Although I am predominantly a Norse heathen, I must admit that I do feel a bit of a connection to the Slavic gods. Perhaps this is an ancestral thing, or maybe it is simply because there are so many similarities between the religions in the two regions; hence why I decided to write an article comparing them! I have done plenty of study, but sadly I have discovered that there is very little reliable information published about Slavic paganism that has been translated into English. Therefore, please forgive me and do let me know if there are any mistakes! Enjoy!
Norse paganism: Asatru (Icelandic, meaning ‘faith in the gods’) / Heathenry (‘heathen’ was once a derogatory term used by Christians to describe pagans, but modern Norse pagans have adopted it as their own).
Slavic paganism: Slavic Native Faith / Vedism / Orthodoxy / Old Belief / Rodnovery (this term varies depending on which Slavic country you happen to be in, but it is believed to be derived from the words ‘rod’ – meaning ‘ancestral’ or ‘indigenous’ – and ‘vera’, meaning ‘faith’ or ‘religion’). Rod is also the name of the supreme god in Slavic mythology, so it could also be translated roughly as ‘faith in Rod’. Interestingly, many who follow Rodnovery avoid labeling themselves as ‘pagans’, instead preferring to class themselves as followers of an ‘ethnic religion’.
Norse: followers of Asatru (the modern reconstruction of ancient Scandinavian pre-Christian religion) believe in living their lives – and dying their deaths – honourably. They do not bow down before their gods, but instead ask them for guidance and pay homage to them in a variety of ways including (but not limited to) prayer, rituals, sacrifices etc. They are fiercely proud of their roots, and pay as much respect to their ancestors as they do their gods.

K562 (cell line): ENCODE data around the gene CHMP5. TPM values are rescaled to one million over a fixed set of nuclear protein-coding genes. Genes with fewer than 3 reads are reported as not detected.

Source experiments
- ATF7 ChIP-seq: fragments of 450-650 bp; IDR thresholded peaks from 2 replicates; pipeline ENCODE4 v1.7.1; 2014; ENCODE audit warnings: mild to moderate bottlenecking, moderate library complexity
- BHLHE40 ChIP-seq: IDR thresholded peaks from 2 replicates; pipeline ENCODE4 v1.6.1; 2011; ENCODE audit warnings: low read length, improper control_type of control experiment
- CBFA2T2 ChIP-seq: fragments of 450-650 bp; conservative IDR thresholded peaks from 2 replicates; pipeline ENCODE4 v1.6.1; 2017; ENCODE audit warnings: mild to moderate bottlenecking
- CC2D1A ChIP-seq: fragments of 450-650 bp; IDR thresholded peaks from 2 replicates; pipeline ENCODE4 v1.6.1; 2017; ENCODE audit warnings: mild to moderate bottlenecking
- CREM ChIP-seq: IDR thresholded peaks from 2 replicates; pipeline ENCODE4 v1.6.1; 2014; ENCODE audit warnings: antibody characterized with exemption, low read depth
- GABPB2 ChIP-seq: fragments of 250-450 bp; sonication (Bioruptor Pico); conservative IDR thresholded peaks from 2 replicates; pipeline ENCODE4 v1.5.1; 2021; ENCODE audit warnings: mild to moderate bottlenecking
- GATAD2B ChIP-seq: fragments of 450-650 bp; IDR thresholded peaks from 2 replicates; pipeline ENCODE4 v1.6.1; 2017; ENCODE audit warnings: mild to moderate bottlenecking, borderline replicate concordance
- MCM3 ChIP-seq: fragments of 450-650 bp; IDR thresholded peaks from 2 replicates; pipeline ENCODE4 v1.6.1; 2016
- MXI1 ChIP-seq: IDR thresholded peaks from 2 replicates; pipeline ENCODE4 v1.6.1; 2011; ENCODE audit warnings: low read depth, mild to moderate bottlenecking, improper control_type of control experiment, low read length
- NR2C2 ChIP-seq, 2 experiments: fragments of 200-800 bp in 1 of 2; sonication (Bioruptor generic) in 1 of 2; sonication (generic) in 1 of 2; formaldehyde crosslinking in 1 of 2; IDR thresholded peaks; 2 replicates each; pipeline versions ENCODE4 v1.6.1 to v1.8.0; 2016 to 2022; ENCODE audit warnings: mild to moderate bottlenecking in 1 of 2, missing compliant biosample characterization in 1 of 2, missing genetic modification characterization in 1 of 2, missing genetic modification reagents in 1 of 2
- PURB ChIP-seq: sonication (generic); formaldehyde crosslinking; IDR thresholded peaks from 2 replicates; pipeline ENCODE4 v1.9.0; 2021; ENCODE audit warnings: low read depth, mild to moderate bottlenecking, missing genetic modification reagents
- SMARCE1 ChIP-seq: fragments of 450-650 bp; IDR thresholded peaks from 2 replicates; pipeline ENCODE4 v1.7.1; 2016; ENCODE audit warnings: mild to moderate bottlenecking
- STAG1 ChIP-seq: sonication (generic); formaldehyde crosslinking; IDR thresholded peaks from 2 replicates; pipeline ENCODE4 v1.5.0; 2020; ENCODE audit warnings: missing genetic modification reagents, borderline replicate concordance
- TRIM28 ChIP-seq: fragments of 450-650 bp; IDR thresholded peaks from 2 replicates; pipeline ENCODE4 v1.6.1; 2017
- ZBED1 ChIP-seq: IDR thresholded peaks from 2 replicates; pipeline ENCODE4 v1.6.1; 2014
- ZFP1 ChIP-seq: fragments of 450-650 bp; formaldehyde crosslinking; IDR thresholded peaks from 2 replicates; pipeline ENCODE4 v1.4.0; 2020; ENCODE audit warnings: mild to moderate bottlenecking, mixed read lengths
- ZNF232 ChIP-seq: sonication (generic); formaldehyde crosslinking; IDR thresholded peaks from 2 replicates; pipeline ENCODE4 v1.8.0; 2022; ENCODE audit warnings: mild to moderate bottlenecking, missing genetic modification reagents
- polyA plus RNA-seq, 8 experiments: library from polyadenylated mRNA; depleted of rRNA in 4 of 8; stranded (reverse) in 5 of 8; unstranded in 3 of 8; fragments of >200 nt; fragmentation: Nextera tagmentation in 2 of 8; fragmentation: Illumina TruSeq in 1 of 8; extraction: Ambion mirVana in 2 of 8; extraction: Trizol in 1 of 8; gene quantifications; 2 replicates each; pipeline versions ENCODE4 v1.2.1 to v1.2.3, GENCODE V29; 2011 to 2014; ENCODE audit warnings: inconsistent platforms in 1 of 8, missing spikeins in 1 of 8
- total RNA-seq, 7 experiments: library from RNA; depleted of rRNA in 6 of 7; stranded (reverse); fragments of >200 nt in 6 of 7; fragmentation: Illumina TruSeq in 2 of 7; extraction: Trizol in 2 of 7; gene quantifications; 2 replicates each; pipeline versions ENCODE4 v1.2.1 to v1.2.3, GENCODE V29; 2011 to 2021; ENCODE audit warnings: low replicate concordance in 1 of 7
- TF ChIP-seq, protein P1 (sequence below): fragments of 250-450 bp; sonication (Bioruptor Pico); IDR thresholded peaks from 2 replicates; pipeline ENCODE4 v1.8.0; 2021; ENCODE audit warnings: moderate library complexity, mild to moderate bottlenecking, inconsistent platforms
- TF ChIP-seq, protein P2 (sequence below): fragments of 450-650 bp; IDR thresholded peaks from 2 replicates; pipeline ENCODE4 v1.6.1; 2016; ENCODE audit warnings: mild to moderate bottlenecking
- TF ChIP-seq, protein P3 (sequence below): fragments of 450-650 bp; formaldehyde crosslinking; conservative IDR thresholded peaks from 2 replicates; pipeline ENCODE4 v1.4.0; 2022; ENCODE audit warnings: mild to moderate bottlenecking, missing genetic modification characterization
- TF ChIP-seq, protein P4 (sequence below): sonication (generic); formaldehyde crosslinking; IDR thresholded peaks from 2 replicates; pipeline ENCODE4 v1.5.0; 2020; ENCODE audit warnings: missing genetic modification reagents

Slavic: followers of Rodnovery (the modern reconstruction of ancient Slavic pre-Christian religion) believe in restoring national spirituality. In fact, many would argue that theirs is NOT a reconstruction, but rather a modern movement based on the folklore and old traditions of their region. They pay homage to their gods, and live rather conservative and traditional lives. They are proud of their history, and wish to uphold the traditions of days gone by. As with Norse paganism, there are also elements of prayer and ritualistic practices.
Both religions are polytheistic, meaning that they recognize multiple deities.
Norse: Odin, Thor, Freya, Loki, Tyr, etc.
Slavic: Rod, Belobog, Chernobog, Perun, Svetovid, Lada, etc.
It is very intriguing to compare the gods and goddesses of these two pantheons, as they bear striking similarities. For example:
Both Odin and Rod are the ‘chief gods’ of their respective pantheons.
Thor and Perun are both gods of thunder.
Freya and Lada are both goddesses of fertility.
Tyr and Svetovid are both gods of war.
However, one of the differences between the two pantheons is that the Slavic deities tend to have polar opposites of each other. For example:
Belobog (black god) and Chernobog (white god).
Dazhbog (sun god) and Jutrobog (moon god).
There is also a strong concept of the ‘heavenly’ masculine deities, and ‘earthly’ feminine deities (similar to Wiccan teachings).
Both Norse and Slavic mythologies speak of the ‘Tree of Life’/’World Tree’.
Norse: Yggdrasil, a colossal ash tree which holds the Nine Worlds. There are also many mythical creatures and beings scattered about the tree.
Slavic: ‘World Tree’/’Tree of Life’, a humongous oak tree which represents the worlds’ axis. Many deities and mythical creatures live within the branches and roots of the tree. It’s branches stretch to the heavens, and it’s roots bury down into the underworld.